<param name="background" value="white" />
  <param name="minRuntimeVersion" value="3.0.40624.0" />
  <param name="autoUpgrade" value="true" />
  <a href="" style="text-decoration:none">
          <img src="" alt="Get Microsoft Silverlight" style="border-style:none"/>

When you build a Silverlight project, the output is compressed to a .xap file. The most up-to-date .xap file for Live Geometry is always published to, so you can just reference this one, or place the .xap file on any other webserver.

To tell Live Geometry to open a drawing instead of showing up empty, you can pass the parameters using initParams:


<object data="data:application/x-silverlight-2," 
type="application/x-silverlight-2" width="800" height="600">
  <param name="source" value="LiveGeometry.xap"/>
  <param name="initParams" 
         value="LoadFile=,ShowToolbar=false" />

Note how ShowToolbar=false is used to hide the toolbar.

If you publish your own drawing on your own webserver, there is a catch. For Live Geometry to be able to download it, the root of your webserver has to contain the crossdomain.xml at its root. For more details on how to embed your own drawings into webpages, read more here: Bezier Curves and Car Manufacturers

Source Code

Live Geometry is written using Silverlight 3 and C# 3.0 (Visual Studio 2008). There are also project versions for Visual Studio 2010 available. Additionally, you can build a WPF desktop version of the app from the same source code.

When you download the source code from CodePlex at, you will see the following folder structure:

  1. Main
    1. DynamicGeometryLibrary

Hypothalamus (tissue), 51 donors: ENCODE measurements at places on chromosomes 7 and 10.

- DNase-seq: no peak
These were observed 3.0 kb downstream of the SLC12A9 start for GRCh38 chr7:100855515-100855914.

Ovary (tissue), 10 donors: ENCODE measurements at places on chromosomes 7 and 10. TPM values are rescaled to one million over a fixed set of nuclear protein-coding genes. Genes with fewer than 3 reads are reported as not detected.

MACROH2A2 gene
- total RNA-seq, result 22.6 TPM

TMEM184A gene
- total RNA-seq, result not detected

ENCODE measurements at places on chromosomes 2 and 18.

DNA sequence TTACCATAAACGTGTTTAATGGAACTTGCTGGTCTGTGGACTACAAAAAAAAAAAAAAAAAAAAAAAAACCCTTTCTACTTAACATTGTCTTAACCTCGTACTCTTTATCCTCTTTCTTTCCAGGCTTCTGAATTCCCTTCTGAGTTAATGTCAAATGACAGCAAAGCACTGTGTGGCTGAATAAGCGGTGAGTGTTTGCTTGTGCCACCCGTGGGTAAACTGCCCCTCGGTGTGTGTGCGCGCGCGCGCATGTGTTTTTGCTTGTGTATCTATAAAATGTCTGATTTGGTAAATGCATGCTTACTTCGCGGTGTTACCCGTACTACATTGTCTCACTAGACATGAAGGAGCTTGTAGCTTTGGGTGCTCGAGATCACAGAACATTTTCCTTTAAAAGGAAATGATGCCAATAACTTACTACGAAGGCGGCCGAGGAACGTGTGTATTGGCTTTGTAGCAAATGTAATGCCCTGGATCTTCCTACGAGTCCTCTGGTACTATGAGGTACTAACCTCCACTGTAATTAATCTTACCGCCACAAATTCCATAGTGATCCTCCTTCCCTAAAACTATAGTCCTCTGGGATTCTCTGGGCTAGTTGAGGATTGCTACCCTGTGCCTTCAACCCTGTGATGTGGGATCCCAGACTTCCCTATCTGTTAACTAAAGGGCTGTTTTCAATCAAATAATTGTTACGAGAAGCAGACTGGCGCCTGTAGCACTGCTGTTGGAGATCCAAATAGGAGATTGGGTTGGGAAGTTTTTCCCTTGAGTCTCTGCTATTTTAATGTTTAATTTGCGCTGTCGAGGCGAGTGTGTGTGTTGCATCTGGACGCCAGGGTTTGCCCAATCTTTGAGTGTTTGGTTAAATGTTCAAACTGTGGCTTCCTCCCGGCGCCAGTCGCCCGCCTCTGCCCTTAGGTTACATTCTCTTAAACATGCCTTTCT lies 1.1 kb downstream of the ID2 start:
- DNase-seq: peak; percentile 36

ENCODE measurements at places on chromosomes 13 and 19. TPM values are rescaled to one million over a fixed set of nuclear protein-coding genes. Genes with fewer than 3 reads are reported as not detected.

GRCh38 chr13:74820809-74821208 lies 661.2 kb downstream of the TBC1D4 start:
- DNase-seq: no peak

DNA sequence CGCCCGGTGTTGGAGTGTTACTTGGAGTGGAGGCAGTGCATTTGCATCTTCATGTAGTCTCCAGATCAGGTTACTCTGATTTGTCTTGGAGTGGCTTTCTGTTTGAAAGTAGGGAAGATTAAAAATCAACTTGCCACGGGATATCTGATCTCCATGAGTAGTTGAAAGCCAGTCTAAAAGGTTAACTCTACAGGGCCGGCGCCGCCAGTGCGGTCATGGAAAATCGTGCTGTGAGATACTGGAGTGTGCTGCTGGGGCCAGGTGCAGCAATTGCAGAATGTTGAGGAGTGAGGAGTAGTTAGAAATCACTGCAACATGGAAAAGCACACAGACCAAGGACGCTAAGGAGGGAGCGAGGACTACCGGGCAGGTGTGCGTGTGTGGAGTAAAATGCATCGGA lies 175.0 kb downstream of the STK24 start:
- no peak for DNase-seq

2. Samples
    3. SilverlightClient
    4. WPFClient
  2. Reference – previous versions (obsolete code)

The core dynamic geometry library is a flexible and extensible framework that allows you to add new figure types and features easily. Live Geometry currently has two front-ends, WPF and Silverlight, which share the common DynamicGeometry library.

To open the Silverlight solution, use Main\SilverlightClient\SilverlightClient.sln.

To open the WPF solution, use Main\WPFClient\WPFClient.sln.

Regardless of which solution you open, it will contain two projects: one for the UI and one for the dynamic geometry library.

To build and run the application in Visual Studio, set the corresponding client project as startup (right-click the project in Solution Explorer and choose Set As Startup) and hit F5.

Implementation of the Dynamic Geometry Engine

The dynamic geometry library provides the implementation for all the tools and figures that you see in the toolbar, as well as a set of common services, such as loading/saving, undo engine, property browser, styles, expression evaluation, and so on: